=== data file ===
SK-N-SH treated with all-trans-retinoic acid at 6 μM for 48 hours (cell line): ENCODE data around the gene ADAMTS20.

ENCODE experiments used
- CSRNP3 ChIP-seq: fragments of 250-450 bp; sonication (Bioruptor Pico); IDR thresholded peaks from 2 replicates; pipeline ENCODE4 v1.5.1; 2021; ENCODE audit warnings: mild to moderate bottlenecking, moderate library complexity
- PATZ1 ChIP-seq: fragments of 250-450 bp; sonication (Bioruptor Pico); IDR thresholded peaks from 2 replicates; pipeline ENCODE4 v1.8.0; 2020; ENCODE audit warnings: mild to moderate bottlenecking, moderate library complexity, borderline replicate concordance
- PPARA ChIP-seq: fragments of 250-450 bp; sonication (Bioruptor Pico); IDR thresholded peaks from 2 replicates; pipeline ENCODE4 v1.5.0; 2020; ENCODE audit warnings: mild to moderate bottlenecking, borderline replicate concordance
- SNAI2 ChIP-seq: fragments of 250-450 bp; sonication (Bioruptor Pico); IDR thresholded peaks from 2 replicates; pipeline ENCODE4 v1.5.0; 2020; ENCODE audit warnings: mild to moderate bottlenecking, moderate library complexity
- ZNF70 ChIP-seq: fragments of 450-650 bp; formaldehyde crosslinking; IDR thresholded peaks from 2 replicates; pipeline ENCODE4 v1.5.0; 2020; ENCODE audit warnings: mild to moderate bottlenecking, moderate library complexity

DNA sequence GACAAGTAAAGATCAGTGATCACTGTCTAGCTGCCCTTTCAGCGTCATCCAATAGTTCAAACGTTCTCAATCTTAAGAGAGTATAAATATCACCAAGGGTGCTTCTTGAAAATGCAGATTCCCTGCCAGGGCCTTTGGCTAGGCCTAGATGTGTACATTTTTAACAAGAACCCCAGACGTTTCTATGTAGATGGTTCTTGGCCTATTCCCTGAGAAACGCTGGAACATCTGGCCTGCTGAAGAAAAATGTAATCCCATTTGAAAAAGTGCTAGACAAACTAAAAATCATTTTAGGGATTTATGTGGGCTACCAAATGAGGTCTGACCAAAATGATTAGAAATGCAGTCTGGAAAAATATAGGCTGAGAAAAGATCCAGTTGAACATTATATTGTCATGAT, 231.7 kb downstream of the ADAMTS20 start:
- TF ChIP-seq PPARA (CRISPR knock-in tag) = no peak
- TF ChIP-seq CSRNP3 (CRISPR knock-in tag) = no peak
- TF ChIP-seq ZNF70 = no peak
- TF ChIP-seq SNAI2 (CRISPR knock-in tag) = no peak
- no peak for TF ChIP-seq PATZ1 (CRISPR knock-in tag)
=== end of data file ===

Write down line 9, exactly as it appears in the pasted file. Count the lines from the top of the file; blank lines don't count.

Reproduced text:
- TF ChIP-seq PPARA (CRISPR knock-in tag) = no peak